Penn Jillette has kept his weight off for a year. He’s also promoting his new book, Presto, about his experience. Right now, he’s still motivated. However, the long-term odds are against his maintaining both his current weight and his health. Ninety-five percent of people who fall for any medical, commercial, or over-the-counter weight-loss fixes are going to fail.

No miracle cure, no fad, no draconian hard-ass way to lose weight will help you keep it off. The only way that works is getting rid of your carbohydrate and fat addictions, and that is a slow process. Drive by the drive-through. Pass up the pizza. Dump the processed food and nitrate-loaded meat products. You can start as I did by gradually making healthier choices. One skipped order of French fries, one refused dessert, one trade from fried chicken to grilled halibut will start to turn your life and your health in the right direction.

There is no presto in weight loss. Just like a magic act, the promises of near-instant results are only illusions.

Noted astrologer Hazel Dixon-Cooper is known and loved by fans and astrology buffs all over the world. You can find more about her at www.hazeldixoncooper.com and easily purchase her books at https://www.amazon.com/Hazel-Dixon-Cooper/e/B001H9RFEM

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5 thoughts on “THE DISAPPEARING MAGICIAN Don’t Try this at Home By Hazel Dixon-Cooper

  1. James L. Secor

    104 lbs in 4 mos = 26 lbs/mo. Yup. Very dangerous. Recommended weight loss is 1-2 lbs/wk, which I find a tad whimpy. And then one meal/day. . .not good at all. More like 5 little ones. One meal/day will keep me depressed for ages. Worst of all in this story, is talking to Dr. Oz. Well. . .no matter. His hypertension and cardiac/arterial problems will continue to haunt him. Here’s my weight loss regimen: in China I weigh about 180 with exercise; almost immediately, upon returning to the US, I weigh in at 210-220 with exercise. I bought from street vendors but for condiments and canned goods and wine from the grocery stores. I am quite convinced it’s the shit we put in our foods, how we grow/raise them that is the difference. And HFCS. No HFCS = less body fat, less diabetes ii and, probably, more expensive soda products. Thank goodness it’s not used in wine, hard liquor and beer!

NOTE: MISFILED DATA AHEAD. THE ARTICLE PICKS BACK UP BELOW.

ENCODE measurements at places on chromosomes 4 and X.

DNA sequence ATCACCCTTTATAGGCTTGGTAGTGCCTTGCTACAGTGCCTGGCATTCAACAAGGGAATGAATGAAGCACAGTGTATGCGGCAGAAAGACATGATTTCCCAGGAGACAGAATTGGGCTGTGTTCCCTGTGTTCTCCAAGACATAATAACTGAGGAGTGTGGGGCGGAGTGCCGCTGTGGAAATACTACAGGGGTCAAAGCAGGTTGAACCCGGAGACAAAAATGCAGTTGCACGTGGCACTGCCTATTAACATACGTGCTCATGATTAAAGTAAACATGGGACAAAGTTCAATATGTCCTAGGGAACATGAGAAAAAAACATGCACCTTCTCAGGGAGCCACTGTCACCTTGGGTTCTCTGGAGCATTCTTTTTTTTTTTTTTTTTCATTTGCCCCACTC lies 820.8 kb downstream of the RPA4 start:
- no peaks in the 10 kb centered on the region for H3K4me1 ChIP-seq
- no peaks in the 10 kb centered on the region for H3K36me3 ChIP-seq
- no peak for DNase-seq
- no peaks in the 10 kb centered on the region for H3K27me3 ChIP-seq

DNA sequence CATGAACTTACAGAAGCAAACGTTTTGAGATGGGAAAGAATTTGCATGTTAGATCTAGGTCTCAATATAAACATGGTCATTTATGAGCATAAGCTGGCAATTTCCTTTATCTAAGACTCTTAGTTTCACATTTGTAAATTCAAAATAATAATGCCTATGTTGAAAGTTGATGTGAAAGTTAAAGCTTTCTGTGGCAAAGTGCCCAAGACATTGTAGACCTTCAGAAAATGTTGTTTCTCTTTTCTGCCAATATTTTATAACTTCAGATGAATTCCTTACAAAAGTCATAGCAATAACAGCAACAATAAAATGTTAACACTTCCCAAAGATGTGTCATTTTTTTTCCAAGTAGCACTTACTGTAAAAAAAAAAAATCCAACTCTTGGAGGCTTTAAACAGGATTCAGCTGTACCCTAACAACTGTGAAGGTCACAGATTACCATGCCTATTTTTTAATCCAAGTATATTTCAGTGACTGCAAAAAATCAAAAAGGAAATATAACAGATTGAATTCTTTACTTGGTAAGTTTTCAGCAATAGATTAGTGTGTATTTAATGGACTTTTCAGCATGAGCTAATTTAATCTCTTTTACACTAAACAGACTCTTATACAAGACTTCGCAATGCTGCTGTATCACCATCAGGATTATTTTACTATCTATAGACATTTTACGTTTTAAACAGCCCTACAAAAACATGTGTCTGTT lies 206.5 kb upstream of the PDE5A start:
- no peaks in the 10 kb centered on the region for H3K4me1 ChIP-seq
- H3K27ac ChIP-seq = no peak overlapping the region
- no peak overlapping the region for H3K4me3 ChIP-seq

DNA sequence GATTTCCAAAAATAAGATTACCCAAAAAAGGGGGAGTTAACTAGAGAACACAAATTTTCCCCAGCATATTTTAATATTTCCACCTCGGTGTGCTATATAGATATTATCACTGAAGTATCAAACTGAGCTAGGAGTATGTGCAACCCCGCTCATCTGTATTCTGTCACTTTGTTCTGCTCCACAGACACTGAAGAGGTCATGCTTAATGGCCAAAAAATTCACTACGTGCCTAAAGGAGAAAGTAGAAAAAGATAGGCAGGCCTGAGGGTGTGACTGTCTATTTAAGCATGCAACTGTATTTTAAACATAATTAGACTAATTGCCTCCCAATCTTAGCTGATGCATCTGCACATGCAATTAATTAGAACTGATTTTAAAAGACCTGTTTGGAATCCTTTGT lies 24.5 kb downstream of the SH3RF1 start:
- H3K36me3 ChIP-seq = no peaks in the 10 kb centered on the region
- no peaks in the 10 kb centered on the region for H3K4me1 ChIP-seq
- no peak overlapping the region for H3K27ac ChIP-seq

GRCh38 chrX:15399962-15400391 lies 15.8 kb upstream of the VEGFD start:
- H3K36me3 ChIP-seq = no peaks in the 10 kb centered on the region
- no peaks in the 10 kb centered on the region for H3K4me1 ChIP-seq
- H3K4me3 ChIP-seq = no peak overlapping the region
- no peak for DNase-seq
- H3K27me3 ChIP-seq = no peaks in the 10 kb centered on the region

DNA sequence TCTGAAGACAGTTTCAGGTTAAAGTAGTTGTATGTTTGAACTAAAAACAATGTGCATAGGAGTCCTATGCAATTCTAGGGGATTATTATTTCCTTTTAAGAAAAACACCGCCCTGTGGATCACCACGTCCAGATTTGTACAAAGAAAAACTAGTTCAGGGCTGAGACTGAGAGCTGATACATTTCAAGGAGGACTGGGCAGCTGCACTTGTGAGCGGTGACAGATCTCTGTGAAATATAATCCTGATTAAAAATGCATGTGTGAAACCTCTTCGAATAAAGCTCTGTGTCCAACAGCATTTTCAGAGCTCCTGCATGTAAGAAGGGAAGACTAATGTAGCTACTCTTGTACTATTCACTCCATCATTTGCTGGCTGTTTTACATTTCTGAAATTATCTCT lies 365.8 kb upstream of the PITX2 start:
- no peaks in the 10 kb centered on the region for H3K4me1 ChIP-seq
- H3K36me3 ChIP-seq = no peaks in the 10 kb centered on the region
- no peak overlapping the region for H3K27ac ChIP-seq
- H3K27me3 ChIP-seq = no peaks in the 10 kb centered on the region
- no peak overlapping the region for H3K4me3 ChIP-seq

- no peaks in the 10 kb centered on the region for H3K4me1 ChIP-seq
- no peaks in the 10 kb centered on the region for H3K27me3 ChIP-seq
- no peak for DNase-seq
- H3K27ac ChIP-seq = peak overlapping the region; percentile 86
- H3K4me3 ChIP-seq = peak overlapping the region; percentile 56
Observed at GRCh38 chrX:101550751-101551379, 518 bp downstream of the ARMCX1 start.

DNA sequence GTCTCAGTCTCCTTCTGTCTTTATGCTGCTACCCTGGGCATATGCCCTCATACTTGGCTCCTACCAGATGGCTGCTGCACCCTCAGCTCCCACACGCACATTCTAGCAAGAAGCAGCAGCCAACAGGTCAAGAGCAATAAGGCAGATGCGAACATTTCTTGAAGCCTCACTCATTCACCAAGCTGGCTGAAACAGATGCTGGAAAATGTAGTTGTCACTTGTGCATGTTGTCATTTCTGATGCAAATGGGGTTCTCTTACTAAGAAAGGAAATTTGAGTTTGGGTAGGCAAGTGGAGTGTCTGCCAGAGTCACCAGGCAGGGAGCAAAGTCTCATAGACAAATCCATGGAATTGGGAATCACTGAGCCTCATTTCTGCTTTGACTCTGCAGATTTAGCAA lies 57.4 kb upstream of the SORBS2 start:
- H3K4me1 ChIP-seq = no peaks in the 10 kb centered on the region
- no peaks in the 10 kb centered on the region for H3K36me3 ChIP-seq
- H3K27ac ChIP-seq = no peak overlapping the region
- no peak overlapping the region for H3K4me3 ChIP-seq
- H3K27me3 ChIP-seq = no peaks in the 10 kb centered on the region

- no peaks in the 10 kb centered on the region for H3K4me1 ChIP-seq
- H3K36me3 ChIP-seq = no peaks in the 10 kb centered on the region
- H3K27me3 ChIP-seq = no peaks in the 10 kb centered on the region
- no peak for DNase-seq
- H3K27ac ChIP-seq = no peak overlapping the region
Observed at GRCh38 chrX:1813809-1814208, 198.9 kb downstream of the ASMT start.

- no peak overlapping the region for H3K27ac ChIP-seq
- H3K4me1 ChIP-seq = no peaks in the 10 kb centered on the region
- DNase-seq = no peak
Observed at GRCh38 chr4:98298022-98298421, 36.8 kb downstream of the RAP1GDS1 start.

Reply
    1. Trish Jackson

      Good advice Hazel. There is only one way to stop any addiction–the hard way, and if you are overweight and you want to lose the pounds and keep them off you have to change your whole lifestyle. Fast food is the first you should dump and rather eat fresh food that includes as much vegetables and fruit as you can stomach. IT’s not easy, but it is doable.
      And Jim–I’m so glad to know HFC’s are not used in adult beverages!

      Reply
  2. Cynthia B Ainsworthe

    Great article, Hazel. Thanks for sharing. Dieting is hard work. Everyone has a different bio make-up as to what works for them. For me, it’s Atkins, as I discovered that my body is carb intolerant—I don’t digest carbs efficiently, and turns to fat instead of being used for fuel. Also, after a few days of eating carbs in normal amounts, my heartburn raises havoc. Thus, if a cheat too much, my heartburn lets me know it’s time to get back on track.

    Reply
  3. Micki Peluso

    Interesting article, Hazel, proving the old common sense notion that no matter what you eat, when calorie deprived you will lose weight. I tried the no carb, low carb, Paleo, Mediterranean, etc. I was never obese but after six kids always had 15-20 pounds that should go. When I had the 5 botched heart sugeries, followed by worsening lyme, I lost my appetite and slowly lost 40 pounds over a year. I could only eat after 12 noon and ate no more than two meals a day. The lyme, demon that it is, like cancer, loves to eat uop collagen, muscle and even fat. So I kept that weight off and unless I force myself to high Caorie food like nuts, avocado and even ice cream, the weight will continue to drop as I still cannot eat more than 1000 calories a day. When sick I can’t tolerate veggies and fruits so do eat carbs–the comfort foods. As hard as losing weight is, it is far worse to not be able to eat and/or gain weight and muscle back.

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  4. Monica Marie Brinkman

    As one who has fought a slow thyroid my entire life, I know there is no easy fix for weight loss. So well stated, Hazel.
    Personally, I believe if we eat organic food, free of chemicals and stop with the junk food craziness that has engulfed the world, we will find ourselves much healthier. At this point in my life, I prefer healthy to having the body of a sixteen year old.

    Reply